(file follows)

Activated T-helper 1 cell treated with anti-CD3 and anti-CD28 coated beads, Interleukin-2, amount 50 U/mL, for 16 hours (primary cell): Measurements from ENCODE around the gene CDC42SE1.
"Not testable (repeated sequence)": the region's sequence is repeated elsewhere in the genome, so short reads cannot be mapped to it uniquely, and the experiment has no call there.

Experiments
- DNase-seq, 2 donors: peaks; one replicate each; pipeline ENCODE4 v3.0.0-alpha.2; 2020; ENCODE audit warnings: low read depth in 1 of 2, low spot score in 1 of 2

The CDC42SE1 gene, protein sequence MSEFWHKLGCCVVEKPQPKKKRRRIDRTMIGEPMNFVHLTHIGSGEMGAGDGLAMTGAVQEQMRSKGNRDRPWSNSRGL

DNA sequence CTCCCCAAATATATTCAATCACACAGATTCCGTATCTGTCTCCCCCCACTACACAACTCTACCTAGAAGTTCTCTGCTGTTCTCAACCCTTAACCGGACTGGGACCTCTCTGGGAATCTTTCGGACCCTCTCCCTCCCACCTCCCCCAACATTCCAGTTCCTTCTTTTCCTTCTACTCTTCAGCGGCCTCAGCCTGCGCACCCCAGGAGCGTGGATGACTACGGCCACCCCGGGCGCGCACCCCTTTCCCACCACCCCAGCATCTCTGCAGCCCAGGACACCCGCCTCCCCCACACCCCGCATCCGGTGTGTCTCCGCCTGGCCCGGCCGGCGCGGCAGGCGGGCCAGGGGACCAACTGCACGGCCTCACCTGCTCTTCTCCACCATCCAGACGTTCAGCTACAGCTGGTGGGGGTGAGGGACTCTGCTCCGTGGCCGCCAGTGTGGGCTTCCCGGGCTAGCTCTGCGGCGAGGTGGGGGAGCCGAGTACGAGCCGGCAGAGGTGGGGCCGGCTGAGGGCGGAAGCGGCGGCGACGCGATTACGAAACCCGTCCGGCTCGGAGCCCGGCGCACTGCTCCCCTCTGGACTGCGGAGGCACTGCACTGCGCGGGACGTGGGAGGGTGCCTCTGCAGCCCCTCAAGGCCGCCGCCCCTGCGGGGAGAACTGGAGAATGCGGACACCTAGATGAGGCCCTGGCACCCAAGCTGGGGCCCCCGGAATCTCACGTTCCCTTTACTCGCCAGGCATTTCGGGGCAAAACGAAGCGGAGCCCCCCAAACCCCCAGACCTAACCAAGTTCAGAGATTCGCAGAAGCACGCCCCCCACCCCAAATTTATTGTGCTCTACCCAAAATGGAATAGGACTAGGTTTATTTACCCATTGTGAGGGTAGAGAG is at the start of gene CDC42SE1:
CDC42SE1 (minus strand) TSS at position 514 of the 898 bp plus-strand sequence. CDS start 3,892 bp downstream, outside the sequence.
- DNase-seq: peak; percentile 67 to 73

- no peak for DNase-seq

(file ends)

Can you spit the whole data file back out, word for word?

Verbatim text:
Activated T-helper 1 cell treated with anti-CD3 and anti-CD28 coated beads, Interleukin-2, amount 50 U/mL, for 16 hours (primary cell): Measurements from ENCODE around the gene CDC42SE1.
"Not testable (repeated sequence)": the region's sequence is repeated elsewhere in the genome, so short reads cannot be mapped to it uniquely, and the experiment has no call there.

Experiments
- DNase-seq, 2 donors: peaks; one replicate each; pipeline ENCODE4 v3.0.0-alpha.2; 2020; ENCODE audit warnings: low read depth in 1 of 2, low spot score in 1 of 2

The CDC42SE1 gene, protein sequence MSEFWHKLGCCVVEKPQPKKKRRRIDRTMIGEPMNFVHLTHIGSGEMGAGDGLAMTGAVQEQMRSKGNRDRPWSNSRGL

DNA sequence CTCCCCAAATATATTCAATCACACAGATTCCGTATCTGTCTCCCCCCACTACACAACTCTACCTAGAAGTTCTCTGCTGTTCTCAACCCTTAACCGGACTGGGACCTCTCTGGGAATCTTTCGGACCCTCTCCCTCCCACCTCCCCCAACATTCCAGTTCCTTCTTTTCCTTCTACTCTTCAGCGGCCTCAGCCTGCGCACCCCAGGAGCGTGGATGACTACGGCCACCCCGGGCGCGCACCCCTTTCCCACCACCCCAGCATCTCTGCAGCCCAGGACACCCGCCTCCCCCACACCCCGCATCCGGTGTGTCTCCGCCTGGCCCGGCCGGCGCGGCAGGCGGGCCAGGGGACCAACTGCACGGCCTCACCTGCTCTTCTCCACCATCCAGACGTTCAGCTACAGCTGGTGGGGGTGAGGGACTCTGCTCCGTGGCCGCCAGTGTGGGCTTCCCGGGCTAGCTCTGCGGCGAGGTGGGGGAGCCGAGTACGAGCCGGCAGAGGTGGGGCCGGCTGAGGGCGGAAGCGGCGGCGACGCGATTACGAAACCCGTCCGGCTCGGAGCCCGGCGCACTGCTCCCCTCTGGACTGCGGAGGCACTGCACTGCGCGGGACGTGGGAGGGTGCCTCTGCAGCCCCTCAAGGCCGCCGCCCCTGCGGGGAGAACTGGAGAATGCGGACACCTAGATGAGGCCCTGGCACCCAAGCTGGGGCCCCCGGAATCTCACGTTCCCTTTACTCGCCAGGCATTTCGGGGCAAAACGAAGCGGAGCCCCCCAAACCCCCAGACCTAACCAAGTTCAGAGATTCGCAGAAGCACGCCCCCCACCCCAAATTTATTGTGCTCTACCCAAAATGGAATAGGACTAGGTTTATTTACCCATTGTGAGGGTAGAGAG is at the start of gene CDC42SE1:
CDC42SE1 (minus strand) TSS at position 514 of the 898 bp plus-strand sequence. CDS start 3,892 bp downstream, outside the sequence.
- DNase-seq: peak; percentile 67 to 73

- no peak for DNase-seq